The username is a section in your upsd.users(5) file.  Whatever password you set  in  that
       section must match the password set in this file.

       The type set in that section must also match the type here - master or slave.  In general,
       a master process is one running on the system with the UPS actually plugged into a  serial
       port,  and  a  slave is drawing power from the UPS but can't talk to it directly.  See the
       section on UPS types for more.

       upsmon senses several events as it monitors each UPS.  They are called  notify  events  as
       they  can  be used to tell the users and admins about the change in status.  See the addi-
       tional NOTIFY-related sections below for information on customizing the delivery of  these

       ONLINE The UPS is back on line.

       ONBATT The UPS is on battery.

	      The UPS battery is low (as determined by the driver).

       FSD    The UPS has been commanded into the "forced shutdown" mode.

       COMMOK Communication with the UPS has been established.

	      Communication with the UPS was just lost.

	      The local system is being shut down.

	      The UPS needs to have its battery replaced.

       NOCOMM The UPS can't be contacted for monitoring.

       In  upsmon.conf(5),  you  can  configure  a  program called the NOTIFYCMD that will handle
       events that occur.

	    NOTIFYCMD "path to program"

	    NOTIFYCMD "/usr/local/bin/notifyme"

       Remember to wrap the path in "quotes" if it contains any spaces.

       The program you run as your NOTIFYCMD can use the  environment  variables  NOTIFYTYPE  and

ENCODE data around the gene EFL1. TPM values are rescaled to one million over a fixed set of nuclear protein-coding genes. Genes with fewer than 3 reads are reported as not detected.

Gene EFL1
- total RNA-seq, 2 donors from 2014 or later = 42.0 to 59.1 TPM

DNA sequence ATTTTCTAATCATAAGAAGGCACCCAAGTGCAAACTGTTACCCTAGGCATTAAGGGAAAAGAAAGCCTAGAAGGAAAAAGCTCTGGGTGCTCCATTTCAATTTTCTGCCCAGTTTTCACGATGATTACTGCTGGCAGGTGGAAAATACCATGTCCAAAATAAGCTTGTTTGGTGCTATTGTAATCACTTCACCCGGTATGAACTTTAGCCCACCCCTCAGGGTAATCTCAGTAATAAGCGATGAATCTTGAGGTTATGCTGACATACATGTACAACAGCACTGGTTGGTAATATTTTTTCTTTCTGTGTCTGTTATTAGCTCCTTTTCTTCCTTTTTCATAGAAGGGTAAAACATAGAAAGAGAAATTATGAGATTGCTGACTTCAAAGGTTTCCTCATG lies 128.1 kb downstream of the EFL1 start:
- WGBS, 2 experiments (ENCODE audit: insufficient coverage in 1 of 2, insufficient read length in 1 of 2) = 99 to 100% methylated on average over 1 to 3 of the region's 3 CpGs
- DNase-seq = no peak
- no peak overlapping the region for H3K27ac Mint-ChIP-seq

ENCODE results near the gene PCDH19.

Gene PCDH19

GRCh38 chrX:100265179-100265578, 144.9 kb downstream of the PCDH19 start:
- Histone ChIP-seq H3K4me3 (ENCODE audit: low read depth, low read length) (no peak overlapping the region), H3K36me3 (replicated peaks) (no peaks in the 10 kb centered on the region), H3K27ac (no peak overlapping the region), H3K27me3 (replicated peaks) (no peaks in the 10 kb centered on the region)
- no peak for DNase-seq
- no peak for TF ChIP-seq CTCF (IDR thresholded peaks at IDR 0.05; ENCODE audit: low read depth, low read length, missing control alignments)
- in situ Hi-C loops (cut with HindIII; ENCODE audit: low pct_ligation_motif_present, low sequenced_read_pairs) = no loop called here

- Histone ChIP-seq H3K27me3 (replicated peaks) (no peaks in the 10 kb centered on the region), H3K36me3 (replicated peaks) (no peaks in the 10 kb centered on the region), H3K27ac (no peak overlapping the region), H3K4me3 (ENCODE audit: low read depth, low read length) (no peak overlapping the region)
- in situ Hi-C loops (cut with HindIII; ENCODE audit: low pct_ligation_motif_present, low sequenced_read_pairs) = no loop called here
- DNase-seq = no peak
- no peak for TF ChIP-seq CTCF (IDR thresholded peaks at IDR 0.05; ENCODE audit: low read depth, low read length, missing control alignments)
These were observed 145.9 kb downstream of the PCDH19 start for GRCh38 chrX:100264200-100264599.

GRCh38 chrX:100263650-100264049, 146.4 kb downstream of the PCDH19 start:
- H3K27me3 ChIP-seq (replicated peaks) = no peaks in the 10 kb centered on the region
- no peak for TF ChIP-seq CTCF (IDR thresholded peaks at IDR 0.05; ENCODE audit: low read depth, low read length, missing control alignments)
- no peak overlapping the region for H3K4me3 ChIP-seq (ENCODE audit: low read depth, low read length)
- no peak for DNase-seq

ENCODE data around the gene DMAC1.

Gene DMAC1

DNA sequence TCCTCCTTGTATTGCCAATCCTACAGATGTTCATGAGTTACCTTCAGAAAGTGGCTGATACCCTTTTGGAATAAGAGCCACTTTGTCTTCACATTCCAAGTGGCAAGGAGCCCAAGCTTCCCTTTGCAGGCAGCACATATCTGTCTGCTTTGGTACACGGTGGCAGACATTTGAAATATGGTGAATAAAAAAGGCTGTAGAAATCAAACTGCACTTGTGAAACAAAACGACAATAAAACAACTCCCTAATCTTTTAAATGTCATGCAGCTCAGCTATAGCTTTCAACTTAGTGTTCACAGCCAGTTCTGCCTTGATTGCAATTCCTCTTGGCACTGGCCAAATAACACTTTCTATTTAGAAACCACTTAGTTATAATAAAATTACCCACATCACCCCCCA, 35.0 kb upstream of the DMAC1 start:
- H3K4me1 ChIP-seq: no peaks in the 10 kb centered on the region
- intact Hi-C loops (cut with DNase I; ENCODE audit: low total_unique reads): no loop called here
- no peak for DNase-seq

UPSNAME	to  know  what	has happened and on which UPS.	It also receives the notification
       message (see below) as the first (and only) argument, so you can  deliver  a  preformatted
       message too.

       Note  that  the NOTIFYCMD will only be called for a given event when you set the EXEC flag
       by using the notify flags, below:

       By default, all notify events (see above) generate a global message (wall) to  all  users,
       plus they are logged via the syslog.  You can change this with the NOTIFYFLAG directive in
       the configuration file:

	    NOTIFYFLAG notifytype flags





       The flags that can be set on a given notify event are:

       SYSLOG Write this message to the syslog.

       WALL   Send this message to all users on the system via 'wall'.

       EXEC   Execute the NOTIFYCMD.

       IGNORE Don't do anything.  If you use this, don't use any of the other flags.

       You can mix these flags.  "SYSLOG+WALL+EXEC" does all three for a given event.

       upsmon comes with default messages for each of the NOTIFY events.  These  can  be  changed
       with the NOTIFYMSG directive.

	    NOTIFYMSG type "message"


	    NOTIFYMSG ONLINE "UPS %s is getting line power"

	    NOTIFYMSG ONBATT "Someone pulled the plug on %s"

       The  first  instance  of  %s is replaced with the identifier of the UPS that generated the
       event.  These messages are used when sending walls to the users directly from upsmon,  and
       are also passed to the NOTIFYCMD.

       The  "current overall power value" is the sum of all UPSes that are currently able to sup-